The source capacitance afforded by the parallel-connected mass/spring mode cancellation transducer is approximately twice that of prior art transducers. Transducers typically must drive up to six feet of coax cable whose total capacitance is large compared to transducer capacitance and voltage divider action results. By increasing the source capacitance, less of the signal voltage is lost due to such divider action.
A typical acoustic transducer array launches acoustic pulses in a prescribed direction and receives echoes from directions up to ±45° off the normal to the array. To achieve those functions, the transducer should have a wide aperture to achieve good angular resolution and a sufficient number of elements to sample the aperture. Therefore, the preferred embodiment of the present invention, generally designated 30 in FIG. 4, comprises backing 10, 84 elements spread over about 1 inch, a typical one of which being designated 33, and foil 35 operating at about 2.5 MHz center frequency. In this configuration the transmitted/received pulse is on the order of 1 to 3 μsec. in duration, corresponding to 0.8 mm to 2.3 mm resolution.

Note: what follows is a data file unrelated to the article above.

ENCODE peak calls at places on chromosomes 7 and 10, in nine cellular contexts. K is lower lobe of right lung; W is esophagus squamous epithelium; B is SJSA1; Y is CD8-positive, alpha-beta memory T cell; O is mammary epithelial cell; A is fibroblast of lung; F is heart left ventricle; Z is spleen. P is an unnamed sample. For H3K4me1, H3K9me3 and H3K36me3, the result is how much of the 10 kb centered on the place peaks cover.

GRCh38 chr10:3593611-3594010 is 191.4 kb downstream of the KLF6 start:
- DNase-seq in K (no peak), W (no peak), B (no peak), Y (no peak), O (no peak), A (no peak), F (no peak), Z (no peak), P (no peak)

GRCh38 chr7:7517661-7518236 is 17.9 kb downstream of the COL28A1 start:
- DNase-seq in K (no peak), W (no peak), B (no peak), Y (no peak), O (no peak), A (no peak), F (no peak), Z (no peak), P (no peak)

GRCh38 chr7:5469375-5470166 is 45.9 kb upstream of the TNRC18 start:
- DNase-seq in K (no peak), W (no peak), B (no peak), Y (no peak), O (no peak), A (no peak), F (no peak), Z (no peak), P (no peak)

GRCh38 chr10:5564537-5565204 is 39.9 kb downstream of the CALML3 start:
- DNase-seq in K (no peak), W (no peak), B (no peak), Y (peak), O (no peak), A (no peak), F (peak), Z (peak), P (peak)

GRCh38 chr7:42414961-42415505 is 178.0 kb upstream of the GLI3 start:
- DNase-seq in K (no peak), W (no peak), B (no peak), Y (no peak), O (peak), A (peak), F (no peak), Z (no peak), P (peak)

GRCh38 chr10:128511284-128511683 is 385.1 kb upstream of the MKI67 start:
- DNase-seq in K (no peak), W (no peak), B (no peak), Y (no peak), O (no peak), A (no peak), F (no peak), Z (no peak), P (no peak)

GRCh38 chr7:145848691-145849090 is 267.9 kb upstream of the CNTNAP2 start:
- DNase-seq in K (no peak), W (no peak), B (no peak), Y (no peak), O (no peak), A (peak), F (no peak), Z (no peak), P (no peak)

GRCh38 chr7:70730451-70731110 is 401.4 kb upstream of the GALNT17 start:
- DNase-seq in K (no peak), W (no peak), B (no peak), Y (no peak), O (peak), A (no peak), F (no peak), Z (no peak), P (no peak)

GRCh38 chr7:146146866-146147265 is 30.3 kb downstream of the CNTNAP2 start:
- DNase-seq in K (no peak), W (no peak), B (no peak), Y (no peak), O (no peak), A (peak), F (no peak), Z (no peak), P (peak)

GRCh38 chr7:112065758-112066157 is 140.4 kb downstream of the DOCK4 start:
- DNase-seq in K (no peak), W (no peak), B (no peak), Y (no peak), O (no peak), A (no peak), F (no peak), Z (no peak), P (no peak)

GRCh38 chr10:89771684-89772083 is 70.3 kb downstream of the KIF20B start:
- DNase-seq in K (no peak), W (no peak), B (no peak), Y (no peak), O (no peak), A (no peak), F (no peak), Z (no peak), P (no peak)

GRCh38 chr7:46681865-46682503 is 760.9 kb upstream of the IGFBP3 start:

Preferably, each of the relatively tall, narrow, closely packed elements of this configuration should be independent in operation, i.e., have little or no effect on adjacent elements.
Backing 10 is metallized to obtain a ground connection. Two layers of PZT are sequentially epoxy-bonded to backing 10 so that metal intermediate electrode, typically designated 31, is available for electrical connection to each element 33.